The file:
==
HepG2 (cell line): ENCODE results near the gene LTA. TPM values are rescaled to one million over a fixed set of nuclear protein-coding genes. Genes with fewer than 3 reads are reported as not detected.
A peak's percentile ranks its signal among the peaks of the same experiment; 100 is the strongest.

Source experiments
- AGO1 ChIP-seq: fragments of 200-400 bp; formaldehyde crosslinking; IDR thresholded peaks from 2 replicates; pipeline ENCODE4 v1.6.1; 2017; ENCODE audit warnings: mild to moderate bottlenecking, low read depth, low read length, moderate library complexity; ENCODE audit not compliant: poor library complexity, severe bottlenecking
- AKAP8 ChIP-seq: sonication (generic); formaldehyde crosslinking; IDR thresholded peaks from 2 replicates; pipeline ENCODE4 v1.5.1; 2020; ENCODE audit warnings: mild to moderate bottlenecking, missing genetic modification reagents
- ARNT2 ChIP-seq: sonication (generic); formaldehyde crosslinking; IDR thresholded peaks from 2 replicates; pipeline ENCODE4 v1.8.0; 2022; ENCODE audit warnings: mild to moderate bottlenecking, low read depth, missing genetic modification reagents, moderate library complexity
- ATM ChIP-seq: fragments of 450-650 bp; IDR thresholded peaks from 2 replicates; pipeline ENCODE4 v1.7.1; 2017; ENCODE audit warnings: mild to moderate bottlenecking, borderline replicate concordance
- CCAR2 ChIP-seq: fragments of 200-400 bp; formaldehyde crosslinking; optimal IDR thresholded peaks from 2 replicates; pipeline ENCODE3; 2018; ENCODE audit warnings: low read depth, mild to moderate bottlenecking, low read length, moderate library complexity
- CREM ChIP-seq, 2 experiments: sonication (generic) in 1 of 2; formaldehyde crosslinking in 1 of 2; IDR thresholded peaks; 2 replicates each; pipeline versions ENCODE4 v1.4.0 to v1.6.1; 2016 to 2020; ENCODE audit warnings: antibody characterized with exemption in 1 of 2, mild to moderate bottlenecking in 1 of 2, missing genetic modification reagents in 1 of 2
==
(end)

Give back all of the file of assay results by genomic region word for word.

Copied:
HepG2 (cell line): ENCODE results near the gene LTA. TPM values are rescaled to one million over a fixed set of nuclear protein-coding genes. Genes with fewer than 3 reads are reported as not detected.
A peak's percentile ranks its signal among the peaks of the same experiment; 100 is the strongest.

Source experiments
- AGO1 ChIP-seq: fragments of 200-400 bp; formaldehyde crosslinking; IDR thresholded peaks from 2 replicates; pipeline ENCODE4 v1.6.1; 2017; ENCODE audit warnings: mild to moderate bottlenecking, low read depth, low read length, moderate library complexity; ENCODE audit not compliant: poor library complexity, severe bottlenecking
- AKAP8 ChIP-seq: sonication (generic); formaldehyde crosslinking; IDR thresholded peaks from 2 replicates; pipeline ENCODE4 v1.5.1; 2020; ENCODE audit warnings: mild to moderate bottlenecking, missing genetic modification reagents
- ARNT2 ChIP-seq: sonication (generic); formaldehyde crosslinking; IDR thresholded peaks from 2 replicates; pipeline ENCODE4 v1.8.0; 2022; ENCODE audit warnings: mild to moderate bottlenecking, low read depth, missing genetic modification reagents, moderate library complexity
- ATM ChIP-seq: fragments of 450-650 bp; IDR thresholded peaks from 2 replicates; pipeline ENCODE4 v1.7.1; 2017; ENCODE audit warnings: mild to moderate bottlenecking, borderline replicate concordance
- CCAR2 ChIP-seq: fragments of 200-400 bp; formaldehyde crosslinking; optimal IDR thresholded peaks from 2 replicates; pipeline ENCODE3; 2018; ENCODE audit warnings: low read depth, mild to moderate bottlenecking, low read length, moderate library complexity
- CREM ChIP-seq, 2 experiments: sonication (generic) in 1 of 2; formaldehyde crosslinking in 1 of 2; IDR thresholded peaks; 2 replicates each; pipeline versions ENCODE4 v1.4.0 to v1.6.1; 2016 to 2020; ENCODE audit warnings: antibody characterized with exemption in 1 of 2, mild to moderate bottlenecking in 1 of 2, missing genetic modification reagents in 1 of 2